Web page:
Building up curiosity

So far, Orry has deflected questions about his education and livelihood with seemingly meaningless quips like “I work on myself” or “I live life, so I’m a liver”. Some say that by maintaining a secretive aura about his life, Orry is milking the curiosity around him.

But he disagrees with this assumption. “Somebody once said about me, ‘He is by far the most public person in the world but [is] still private’ — I really like that. Between Snapchat and Instagram, I story everything. You’re with me almost 24 hours a day,” he says. “I recognise that this glamorous world isn’t available to everyone. I’m happy to share it with my followers, but I’m not obligated to answer anything. If you say I’m an open book with a few pages that are stuck together, I’d say the book isn’t over yet. The questions you have will be answered as we approach the end of this novel.”

The 28-year-old is adamant about not answering questions about his family and is quite cryptic when it comes to revealing how his friend circle was cultivated. “I’ve met them [the celebrities] along the way,” is all he says, rather mysteriously.

However, independent marketing consultant Karthik Srinivasan believes that maintaining privacy about parts of his life is par for the course when building a personal brand. “Usually, people misunderstand ‘personal branding’ as ‘being out there’ or ‘being 100% authentic’. But it isn’t about living one’s life 24×7 in front of the world,” he says. Instead, it’s about cherry-picking aspects and consistently projecting them, so that people remember the person for those.

“In Orhan’s case, the mystery element of what he doesn’t talk about comes directly from the celebrity connection. It’s less of ‘Who is Orry?’ and considerably more of ‘Who is Orry who is seen next to X [a celebrity]?’,” Srinivasan surmises.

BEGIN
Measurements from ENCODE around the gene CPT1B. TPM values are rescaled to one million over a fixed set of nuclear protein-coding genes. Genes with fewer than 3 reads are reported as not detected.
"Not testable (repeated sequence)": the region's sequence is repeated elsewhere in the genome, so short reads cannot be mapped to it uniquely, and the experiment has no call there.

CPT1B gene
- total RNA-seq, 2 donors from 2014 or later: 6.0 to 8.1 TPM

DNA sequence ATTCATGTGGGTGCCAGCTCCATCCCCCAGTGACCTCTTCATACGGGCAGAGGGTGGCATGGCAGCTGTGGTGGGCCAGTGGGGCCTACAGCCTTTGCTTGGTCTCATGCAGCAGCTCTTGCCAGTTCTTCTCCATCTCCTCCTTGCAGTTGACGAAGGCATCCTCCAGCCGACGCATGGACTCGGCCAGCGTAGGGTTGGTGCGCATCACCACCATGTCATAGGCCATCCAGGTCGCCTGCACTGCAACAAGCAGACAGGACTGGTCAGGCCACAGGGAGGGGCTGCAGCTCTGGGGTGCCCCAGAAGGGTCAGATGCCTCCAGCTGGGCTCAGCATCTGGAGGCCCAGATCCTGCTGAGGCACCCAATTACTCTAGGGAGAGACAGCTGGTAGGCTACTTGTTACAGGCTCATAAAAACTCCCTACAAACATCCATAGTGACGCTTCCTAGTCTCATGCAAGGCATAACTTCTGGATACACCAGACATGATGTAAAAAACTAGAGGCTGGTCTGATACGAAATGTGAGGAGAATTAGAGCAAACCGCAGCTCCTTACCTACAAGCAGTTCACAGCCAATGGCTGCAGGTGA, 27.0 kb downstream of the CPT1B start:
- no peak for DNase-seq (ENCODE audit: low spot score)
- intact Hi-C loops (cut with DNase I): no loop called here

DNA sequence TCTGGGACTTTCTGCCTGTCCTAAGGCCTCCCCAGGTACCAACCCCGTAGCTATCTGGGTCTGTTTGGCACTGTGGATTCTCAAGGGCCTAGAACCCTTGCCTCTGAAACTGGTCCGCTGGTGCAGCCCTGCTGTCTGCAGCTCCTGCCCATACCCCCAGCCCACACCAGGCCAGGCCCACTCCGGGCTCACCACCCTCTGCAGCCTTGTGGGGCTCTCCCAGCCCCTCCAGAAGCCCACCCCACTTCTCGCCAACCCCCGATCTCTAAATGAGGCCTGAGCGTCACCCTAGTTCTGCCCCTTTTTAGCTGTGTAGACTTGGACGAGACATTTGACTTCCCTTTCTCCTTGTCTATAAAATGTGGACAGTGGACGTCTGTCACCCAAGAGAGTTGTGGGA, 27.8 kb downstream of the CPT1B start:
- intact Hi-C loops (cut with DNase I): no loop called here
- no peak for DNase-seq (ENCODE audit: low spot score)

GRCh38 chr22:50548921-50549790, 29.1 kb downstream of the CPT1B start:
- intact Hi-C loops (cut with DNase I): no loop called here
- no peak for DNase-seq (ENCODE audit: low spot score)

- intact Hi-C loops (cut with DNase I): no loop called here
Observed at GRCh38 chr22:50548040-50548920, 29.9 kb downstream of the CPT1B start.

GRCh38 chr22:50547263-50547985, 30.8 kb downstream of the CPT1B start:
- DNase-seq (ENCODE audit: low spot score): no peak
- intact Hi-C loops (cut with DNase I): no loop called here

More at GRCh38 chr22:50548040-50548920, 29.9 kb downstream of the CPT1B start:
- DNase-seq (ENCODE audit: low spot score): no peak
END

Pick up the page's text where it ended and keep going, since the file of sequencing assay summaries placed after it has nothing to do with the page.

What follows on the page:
Short-term marketing tactic?

Experts say that enigma alone can take a brand only so far. Image consultant and integrative personal counsellor Benaisha Kharas Dongre says, “Curiosity sustained for too long can develop into frustration.”

“Curiosity or mystique would be a good hook to get people interested, but once they are interested, it needs to be fed with something tangible [over time],” agrees Srinivasan.

A case in point being when Frooti rebranded itself in 2001 and created the character ‘Digen Verma’. That was backed by a multimedia teaser campaign that intentionally omitted the brand name, generating massive curiosity. “But once it was revealed that he [Digen Verma] was a character created to promote Frooti, people’s interest waned, which is the danger with any brand that is hyped on the basis of curiosity,” cautions Sumanto Chattopadhyay, former chairman and CCO, 82.5 Communications, Ogilvy Group. Finding ways to up the ante with surprises that fuel curiosity can help a brand sustain for longer, he adds.

Making the movies grander

As brands had come up with moment marketing to capture on the buzz of ongoing topics; movies took also caught up on this train at the other end through collaborative marketing. The idea was simple, to collaborate with brands and bring out limited edition products or experiences for the fans of the movie or the star cast.

  • Published On Dec 20, 2023 at 07:51 AM IST